The UN warns that some climate change fixes may lead to species extinction
United Nations scientists said that in order to save the planet, the world needs to jointly respond to the crisis of climate change and species loss, and take measures to solve these two problems, not just one problem.
The United Nations’ independent scientific agency publishes a joint report on Thursday to study climate change and biodiversity loss Found that there are ways to solve these two global problems at the same time, but some solutions to warming may accelerate the extinction of plants and animals.
Biofuels, carbon capture and storage may pose risks to species
For example, measures such as the expansion of bioenergy crops such as corn, or efforts to extract carbon dioxide from the air and bury it, may use so much land—twice the area of ??India—and its impact will “have an impact on biodiversity. Quite a catastrophic impact,” said co-author and biologist Almut Arneth of the Karlsruhe Institute of Technology in Germany.
Co-author Pamela McElwee, a human ecologist at Rutgers University, said that policy responses to climate change and biodiversity loss have been isolated for a long time, and different government agencies are responsible.
Scientists say that these problems have worsened each other, are intertwined, and ultimately hurt people.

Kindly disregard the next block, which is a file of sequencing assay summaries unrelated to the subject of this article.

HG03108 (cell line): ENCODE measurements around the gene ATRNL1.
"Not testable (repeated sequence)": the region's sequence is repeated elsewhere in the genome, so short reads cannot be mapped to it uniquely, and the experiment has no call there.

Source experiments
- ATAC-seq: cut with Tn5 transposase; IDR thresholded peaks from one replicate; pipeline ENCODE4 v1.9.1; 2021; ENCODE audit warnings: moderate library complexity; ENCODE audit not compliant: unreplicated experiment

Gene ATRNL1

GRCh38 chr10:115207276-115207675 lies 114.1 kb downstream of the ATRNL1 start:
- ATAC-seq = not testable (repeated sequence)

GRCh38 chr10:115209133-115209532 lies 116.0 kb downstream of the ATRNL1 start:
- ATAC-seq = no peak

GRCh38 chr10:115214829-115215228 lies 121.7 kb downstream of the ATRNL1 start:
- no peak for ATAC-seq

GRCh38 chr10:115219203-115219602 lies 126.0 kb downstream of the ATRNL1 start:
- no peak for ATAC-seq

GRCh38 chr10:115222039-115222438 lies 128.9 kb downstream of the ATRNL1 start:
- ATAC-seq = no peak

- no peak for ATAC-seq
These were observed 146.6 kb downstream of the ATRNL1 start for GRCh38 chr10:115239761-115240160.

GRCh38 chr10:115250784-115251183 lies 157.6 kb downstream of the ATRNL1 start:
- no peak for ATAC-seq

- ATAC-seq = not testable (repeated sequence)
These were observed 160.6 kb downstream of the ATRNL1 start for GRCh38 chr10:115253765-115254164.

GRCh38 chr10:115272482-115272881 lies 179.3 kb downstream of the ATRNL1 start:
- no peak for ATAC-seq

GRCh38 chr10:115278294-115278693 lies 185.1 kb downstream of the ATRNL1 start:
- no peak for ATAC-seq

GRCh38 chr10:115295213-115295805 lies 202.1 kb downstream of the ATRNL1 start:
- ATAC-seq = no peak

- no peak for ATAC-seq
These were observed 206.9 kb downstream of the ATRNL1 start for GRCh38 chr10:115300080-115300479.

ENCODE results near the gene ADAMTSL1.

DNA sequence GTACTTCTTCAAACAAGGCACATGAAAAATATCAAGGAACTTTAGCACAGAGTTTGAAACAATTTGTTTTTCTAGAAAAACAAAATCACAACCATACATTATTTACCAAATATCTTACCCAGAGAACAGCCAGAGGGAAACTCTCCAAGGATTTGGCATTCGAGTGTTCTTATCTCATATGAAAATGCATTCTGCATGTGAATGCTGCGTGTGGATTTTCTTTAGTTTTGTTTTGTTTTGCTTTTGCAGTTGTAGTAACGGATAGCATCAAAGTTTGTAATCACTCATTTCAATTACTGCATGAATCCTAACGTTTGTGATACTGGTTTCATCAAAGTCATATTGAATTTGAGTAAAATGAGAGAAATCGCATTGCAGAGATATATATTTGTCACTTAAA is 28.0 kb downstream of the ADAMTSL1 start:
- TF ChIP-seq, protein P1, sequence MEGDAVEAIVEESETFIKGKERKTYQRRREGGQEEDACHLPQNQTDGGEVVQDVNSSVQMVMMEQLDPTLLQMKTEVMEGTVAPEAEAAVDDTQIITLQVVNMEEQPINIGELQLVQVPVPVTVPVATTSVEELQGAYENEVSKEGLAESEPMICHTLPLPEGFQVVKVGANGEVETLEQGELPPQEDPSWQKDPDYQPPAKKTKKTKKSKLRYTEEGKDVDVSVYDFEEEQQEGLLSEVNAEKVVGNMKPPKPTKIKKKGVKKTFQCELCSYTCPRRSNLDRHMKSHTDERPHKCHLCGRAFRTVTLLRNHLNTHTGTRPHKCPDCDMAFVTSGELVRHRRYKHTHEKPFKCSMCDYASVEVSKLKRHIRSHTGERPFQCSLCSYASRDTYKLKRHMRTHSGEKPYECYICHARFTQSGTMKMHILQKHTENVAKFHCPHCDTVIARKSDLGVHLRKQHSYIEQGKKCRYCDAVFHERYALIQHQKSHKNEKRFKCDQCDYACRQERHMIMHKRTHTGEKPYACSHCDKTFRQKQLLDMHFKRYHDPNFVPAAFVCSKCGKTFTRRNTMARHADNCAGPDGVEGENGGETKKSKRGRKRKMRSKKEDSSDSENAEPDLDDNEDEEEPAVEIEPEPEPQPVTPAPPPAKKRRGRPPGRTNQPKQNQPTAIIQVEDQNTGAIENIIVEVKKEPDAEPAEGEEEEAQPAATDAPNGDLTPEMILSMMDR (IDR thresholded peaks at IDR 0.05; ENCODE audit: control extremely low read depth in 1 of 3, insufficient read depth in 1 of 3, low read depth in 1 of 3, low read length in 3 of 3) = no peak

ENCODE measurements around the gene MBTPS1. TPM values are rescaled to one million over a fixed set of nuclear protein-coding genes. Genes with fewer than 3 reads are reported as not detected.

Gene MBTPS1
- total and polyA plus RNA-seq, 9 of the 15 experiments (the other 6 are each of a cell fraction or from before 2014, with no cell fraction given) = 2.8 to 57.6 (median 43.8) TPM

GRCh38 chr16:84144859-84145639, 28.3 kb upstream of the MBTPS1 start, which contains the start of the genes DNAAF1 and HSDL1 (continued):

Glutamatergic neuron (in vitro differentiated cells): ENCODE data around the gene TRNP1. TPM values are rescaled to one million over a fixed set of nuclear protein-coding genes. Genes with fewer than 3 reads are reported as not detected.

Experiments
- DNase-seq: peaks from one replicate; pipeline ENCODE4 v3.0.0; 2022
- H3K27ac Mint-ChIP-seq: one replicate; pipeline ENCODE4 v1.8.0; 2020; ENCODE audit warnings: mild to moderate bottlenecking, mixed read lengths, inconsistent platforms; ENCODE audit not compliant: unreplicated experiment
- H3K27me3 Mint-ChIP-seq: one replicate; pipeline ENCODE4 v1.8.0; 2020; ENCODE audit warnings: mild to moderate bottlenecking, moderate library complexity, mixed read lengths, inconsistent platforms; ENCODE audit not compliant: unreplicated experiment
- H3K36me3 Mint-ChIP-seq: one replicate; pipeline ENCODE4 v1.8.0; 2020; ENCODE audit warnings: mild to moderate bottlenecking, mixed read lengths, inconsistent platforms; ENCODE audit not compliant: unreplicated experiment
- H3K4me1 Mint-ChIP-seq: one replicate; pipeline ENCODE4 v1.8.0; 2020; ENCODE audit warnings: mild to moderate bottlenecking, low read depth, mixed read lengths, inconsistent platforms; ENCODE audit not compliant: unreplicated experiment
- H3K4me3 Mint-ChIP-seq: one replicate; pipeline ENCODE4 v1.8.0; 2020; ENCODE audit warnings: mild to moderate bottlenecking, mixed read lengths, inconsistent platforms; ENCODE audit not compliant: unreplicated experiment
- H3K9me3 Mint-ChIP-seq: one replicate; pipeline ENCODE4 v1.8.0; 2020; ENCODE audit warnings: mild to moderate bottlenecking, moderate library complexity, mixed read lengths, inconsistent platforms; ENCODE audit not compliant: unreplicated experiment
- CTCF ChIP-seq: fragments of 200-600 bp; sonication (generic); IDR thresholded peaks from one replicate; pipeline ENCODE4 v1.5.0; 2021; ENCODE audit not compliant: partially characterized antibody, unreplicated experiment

“Climate change and biodiversity loss are threatening human well-being and society,” said Hans Otto Portner, co-chair of the report, a German biologist who helps oversee the impact team of the United Nations Intergovernmental Panel on Climate Change .
Botner said that the earth’s natural changing climate has affected the development of life, including humans, but once people in the industrialized world begin to emit fossil fuels into the air, a series of problems will arise.
“Now is the time to correct our mistakes,” he said. “The climate system is off track and biodiversity is affected.”
According to the report, protecting tropical forests and peatlands is a win-win situation
According to the report, there are many measures that can solve these two problems at the same time.
“Protecting and restoring high-carbon ecosystems,” such as tropical forests and peatlands, should be a high priority, said Pete Smith, a plant and soil scientist at the University of Aberdeen.
Although some climate solutions may increase species loss, scientists say that efforts to curb extinction will not really harm the climate.
You Enshin, the research director of the French National Institute, said that most of the measures taken to protect biodiversity will also help curb climate change. She said that although there is growing interest in nature-based solutions, she said that protection measures “must be accompanied by clear emission reductions.”
“This report is an important milestone,” said Simon Lewis, Chair of Global Change Science at University College London, who was not involved in the report.
He said: “Finally, the two scientific information about the most serious crisis of the 21st century is being combined by world institutions.” “Preventing the loss of biodiversity is more difficult than phasing out the use of fossil fuels.”